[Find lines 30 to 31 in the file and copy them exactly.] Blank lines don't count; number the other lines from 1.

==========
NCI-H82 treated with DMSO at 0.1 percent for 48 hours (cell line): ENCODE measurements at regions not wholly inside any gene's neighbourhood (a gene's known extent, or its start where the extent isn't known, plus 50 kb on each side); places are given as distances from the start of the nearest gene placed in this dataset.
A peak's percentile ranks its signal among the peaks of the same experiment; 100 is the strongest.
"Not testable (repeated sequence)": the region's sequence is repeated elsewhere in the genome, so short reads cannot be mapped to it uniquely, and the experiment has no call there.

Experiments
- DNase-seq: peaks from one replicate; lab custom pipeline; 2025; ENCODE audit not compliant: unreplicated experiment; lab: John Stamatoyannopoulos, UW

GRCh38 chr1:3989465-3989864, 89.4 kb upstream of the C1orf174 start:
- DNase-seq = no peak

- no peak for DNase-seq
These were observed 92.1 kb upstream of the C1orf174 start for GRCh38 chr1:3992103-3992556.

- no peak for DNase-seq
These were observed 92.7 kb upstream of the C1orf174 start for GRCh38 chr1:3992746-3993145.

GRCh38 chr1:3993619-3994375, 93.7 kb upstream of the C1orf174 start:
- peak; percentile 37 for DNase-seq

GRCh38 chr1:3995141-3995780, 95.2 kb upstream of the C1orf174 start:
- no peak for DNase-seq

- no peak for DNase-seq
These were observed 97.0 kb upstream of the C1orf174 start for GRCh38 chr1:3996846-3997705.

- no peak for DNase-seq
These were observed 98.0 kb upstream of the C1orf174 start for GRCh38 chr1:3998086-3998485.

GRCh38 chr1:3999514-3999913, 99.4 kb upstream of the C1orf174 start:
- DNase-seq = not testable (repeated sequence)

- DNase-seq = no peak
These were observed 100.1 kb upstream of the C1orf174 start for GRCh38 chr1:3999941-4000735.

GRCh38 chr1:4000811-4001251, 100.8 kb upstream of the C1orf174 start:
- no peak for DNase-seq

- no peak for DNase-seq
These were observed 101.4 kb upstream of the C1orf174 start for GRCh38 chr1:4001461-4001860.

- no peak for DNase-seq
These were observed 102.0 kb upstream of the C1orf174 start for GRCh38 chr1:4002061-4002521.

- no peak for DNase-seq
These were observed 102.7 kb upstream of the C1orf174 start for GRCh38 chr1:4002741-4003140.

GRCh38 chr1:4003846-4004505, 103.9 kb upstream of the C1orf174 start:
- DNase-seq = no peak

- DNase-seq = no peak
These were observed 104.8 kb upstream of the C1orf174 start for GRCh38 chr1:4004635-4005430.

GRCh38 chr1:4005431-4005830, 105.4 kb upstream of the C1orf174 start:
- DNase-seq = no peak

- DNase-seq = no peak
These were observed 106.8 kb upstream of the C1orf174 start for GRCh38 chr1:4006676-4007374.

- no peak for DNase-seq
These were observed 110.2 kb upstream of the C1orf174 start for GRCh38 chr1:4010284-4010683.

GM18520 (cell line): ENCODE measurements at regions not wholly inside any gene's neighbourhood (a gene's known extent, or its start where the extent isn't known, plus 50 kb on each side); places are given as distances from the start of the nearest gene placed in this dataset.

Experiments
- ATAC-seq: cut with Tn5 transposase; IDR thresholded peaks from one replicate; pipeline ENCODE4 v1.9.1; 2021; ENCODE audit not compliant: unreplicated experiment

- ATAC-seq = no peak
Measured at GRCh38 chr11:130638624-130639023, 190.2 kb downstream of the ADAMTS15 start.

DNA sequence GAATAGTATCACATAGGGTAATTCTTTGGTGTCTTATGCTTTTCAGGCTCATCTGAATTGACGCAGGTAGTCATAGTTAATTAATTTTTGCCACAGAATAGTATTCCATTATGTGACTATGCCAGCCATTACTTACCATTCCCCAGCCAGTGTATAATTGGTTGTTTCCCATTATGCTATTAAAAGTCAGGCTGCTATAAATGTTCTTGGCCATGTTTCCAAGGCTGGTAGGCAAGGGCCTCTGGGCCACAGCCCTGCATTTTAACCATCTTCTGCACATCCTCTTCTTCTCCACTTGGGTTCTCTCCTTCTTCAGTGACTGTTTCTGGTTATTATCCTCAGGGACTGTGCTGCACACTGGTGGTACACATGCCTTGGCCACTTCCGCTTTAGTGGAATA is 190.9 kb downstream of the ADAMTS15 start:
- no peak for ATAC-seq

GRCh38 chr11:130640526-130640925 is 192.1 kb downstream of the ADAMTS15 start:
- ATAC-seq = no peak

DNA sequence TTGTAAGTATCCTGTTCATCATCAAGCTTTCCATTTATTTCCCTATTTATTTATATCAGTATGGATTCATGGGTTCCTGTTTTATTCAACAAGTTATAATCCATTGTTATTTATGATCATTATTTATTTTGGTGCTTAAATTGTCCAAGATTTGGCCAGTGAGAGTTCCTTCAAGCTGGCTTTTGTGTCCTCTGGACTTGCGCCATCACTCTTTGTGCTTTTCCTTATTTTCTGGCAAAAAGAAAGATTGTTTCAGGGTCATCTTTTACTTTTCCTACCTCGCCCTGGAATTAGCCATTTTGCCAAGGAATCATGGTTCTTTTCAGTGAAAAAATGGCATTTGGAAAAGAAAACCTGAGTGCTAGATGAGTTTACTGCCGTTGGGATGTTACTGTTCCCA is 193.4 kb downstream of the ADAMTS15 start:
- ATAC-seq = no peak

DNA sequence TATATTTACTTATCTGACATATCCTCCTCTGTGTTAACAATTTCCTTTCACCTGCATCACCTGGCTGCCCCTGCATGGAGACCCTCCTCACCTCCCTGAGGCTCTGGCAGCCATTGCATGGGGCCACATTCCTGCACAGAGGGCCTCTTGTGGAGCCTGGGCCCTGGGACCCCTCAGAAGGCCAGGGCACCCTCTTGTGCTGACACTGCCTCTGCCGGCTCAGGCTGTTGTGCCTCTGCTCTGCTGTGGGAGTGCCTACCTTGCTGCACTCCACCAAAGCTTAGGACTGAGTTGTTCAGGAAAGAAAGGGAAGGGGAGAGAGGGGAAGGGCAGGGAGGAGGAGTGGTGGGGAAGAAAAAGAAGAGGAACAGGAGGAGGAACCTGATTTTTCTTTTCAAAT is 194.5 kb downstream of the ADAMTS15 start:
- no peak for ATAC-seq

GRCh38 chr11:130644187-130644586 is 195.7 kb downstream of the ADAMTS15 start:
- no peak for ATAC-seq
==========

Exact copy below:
- no peak for DNase-seq
These were observed 102.7 kb upstream of the C1orf174 start for GRCh38 chr1:4002741-4003140.